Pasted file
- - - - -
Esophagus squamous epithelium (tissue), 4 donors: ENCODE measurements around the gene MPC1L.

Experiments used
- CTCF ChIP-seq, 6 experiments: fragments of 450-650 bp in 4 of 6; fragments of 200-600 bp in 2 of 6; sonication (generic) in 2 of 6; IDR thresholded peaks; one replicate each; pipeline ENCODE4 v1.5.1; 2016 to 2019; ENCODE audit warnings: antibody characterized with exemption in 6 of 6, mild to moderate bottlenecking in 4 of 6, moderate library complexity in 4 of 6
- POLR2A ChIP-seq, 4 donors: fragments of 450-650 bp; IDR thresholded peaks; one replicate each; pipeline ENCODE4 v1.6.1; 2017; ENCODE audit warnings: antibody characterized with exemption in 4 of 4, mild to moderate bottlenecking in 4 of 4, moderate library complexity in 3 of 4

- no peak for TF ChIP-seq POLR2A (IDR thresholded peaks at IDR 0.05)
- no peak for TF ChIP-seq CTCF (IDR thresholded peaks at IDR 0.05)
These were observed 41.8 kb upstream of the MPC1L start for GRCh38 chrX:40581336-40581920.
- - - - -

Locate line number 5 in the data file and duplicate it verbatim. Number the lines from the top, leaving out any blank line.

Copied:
- no peak for TF ChIP-seq POLR2A (IDR thresholded peaks at IDR 0.05)